- It's a brilliant surface in that sunlight.
- The horizon seems quite close to you because the curvature is so much more pronounced than here on Earth.
- It's an interesting place to be. I recommend it.
- Friends and colleagues all of a sudden looked at us, treated us, slightly differently than had months or years before when we were working together. I never quite understood that.
- I guess we all like to be recognized not for one piece of fireworks but for the ledger of our daily work.
Quotes about Armstrong 
- You got a bunch of guys about to turn blue. We're breathing again.
- At few other moments has one person become the fulcrum of such weighty imperatives — to win a famous victory for America and vindicate a vast investment of national treasure, to penetrate a hostile frontier, to master a new technology, to navigate a harrowing descent to the unknown — all in the glare of rapt global attention. By the time he landed in the Sea of Tranquility, the country boy from Ohio had already spent most of his adult life in jobs where intensity of focus and the threat of violent death were part of his daily routine. He was used to all of that. It was, instead, the loss of privacy that appalled him. He loved to fly, and he loved his country, and in the name of those passions he was willing to risk not only his hide but a piece of his soul. Only a piece, however — a mere finger's worth — and no more. ... Those who know him say he is a smart and intensely private, even shy, man determined to live life on his own terms despite having floated down that ladder into the public domain. Whether as an astronaut, naval combat aviator, test pilot, civil servant, engineer, absent-minded professor, gentleman farmer, businessman, civic booster, amateur musician, husband or father, Neil Armstrong has followed his own code.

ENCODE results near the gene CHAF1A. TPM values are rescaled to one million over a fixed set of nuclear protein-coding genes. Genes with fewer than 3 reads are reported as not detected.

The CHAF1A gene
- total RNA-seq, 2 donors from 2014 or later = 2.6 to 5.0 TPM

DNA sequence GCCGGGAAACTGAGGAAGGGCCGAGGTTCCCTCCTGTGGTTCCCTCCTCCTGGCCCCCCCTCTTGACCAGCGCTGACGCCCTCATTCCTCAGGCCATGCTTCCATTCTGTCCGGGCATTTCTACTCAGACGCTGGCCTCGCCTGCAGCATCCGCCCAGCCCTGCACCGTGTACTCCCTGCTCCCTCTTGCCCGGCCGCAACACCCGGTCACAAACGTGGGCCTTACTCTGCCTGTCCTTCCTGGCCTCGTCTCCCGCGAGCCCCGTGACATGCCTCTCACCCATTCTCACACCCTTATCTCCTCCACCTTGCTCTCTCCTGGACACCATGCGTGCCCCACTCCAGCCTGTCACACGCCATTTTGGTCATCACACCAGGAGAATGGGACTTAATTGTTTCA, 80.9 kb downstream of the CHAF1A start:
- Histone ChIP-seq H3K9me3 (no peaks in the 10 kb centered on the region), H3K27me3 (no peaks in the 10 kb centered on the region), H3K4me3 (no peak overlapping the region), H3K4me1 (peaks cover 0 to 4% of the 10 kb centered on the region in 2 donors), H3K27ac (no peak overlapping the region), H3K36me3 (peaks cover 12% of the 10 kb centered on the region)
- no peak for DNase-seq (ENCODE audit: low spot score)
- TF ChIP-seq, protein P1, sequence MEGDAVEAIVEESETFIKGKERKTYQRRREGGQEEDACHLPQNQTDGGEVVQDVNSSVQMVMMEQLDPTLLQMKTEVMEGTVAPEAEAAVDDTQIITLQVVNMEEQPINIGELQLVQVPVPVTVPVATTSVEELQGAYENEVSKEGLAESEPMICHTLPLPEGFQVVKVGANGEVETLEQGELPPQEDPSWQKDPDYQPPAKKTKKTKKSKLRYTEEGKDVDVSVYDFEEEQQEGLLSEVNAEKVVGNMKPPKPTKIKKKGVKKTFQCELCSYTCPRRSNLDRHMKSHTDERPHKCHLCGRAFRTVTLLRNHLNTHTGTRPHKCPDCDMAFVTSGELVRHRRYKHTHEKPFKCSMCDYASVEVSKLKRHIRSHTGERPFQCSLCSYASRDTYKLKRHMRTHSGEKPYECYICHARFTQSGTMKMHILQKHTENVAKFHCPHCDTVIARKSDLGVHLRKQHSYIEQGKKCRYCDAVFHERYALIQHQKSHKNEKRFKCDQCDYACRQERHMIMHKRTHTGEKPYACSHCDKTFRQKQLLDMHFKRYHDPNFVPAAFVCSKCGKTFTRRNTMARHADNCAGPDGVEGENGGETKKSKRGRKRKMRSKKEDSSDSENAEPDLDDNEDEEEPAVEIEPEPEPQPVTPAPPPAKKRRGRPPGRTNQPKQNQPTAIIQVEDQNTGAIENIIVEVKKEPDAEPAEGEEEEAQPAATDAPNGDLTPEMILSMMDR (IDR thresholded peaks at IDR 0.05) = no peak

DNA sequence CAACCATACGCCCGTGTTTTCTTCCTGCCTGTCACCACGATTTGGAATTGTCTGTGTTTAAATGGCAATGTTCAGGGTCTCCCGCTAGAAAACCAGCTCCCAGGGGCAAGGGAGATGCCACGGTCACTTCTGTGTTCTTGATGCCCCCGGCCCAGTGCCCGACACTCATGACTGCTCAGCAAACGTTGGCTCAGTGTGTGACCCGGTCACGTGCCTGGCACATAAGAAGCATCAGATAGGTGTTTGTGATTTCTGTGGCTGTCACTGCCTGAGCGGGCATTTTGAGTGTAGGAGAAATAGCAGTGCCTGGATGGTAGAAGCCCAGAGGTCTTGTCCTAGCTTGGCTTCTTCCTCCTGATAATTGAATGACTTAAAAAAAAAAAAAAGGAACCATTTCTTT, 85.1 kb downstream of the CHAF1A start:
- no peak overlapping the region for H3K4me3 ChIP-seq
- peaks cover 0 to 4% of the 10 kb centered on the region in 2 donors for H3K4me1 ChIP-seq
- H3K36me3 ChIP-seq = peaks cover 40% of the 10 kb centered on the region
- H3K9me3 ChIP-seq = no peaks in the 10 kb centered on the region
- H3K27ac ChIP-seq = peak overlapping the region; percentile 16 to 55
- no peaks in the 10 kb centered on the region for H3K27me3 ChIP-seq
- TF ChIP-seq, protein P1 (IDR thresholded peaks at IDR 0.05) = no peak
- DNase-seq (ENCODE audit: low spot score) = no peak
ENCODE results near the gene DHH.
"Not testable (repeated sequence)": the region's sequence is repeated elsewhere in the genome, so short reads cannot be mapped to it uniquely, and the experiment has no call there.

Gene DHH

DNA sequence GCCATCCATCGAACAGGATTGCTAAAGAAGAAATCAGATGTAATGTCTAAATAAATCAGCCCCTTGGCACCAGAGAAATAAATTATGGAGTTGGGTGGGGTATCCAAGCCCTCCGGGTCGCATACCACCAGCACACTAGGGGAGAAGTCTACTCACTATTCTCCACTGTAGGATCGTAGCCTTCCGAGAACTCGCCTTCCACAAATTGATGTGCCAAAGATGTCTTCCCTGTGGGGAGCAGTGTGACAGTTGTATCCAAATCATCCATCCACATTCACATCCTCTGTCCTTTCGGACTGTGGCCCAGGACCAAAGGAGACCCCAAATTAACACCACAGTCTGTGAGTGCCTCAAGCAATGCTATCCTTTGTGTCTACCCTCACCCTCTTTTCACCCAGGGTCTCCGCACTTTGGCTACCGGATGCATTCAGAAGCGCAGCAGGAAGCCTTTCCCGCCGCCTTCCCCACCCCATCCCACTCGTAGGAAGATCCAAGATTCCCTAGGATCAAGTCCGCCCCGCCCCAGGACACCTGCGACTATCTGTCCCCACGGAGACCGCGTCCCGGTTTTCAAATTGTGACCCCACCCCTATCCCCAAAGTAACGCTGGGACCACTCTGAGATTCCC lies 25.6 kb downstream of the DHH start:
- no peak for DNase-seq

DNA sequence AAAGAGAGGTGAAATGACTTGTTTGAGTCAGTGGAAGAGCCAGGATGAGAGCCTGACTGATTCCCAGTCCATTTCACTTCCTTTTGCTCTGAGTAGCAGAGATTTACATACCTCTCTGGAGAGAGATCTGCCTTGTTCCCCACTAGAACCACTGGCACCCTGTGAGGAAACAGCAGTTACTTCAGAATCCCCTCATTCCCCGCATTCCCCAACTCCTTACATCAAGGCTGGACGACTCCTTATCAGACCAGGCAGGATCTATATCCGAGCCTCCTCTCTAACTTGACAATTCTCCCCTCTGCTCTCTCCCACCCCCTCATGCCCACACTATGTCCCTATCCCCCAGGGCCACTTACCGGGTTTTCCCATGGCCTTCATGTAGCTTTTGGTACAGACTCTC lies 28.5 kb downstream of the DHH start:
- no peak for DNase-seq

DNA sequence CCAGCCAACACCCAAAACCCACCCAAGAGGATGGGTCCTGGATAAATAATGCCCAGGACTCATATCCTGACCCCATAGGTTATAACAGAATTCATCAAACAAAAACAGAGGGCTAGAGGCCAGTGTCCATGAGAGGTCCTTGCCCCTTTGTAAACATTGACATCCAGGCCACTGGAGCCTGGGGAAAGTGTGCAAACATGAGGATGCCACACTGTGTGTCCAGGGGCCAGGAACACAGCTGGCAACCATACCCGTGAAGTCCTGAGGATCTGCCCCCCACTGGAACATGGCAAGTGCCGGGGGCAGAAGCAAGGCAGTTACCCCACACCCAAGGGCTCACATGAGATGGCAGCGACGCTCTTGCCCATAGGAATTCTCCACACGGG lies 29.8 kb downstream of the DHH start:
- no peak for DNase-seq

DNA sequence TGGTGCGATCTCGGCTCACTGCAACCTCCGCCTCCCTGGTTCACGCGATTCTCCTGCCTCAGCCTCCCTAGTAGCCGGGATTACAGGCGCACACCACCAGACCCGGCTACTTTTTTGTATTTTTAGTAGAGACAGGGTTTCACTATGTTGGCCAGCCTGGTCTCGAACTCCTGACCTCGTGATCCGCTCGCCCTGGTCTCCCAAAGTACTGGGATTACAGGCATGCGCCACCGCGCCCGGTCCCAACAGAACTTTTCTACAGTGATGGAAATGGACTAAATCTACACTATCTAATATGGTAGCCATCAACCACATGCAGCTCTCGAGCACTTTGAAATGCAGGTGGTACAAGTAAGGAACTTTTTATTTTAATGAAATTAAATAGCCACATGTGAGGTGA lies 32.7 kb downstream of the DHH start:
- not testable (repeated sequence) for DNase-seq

- Kathy Sawyer in "Armstrong's Code" in Washington Post Magazine (11 July 1999)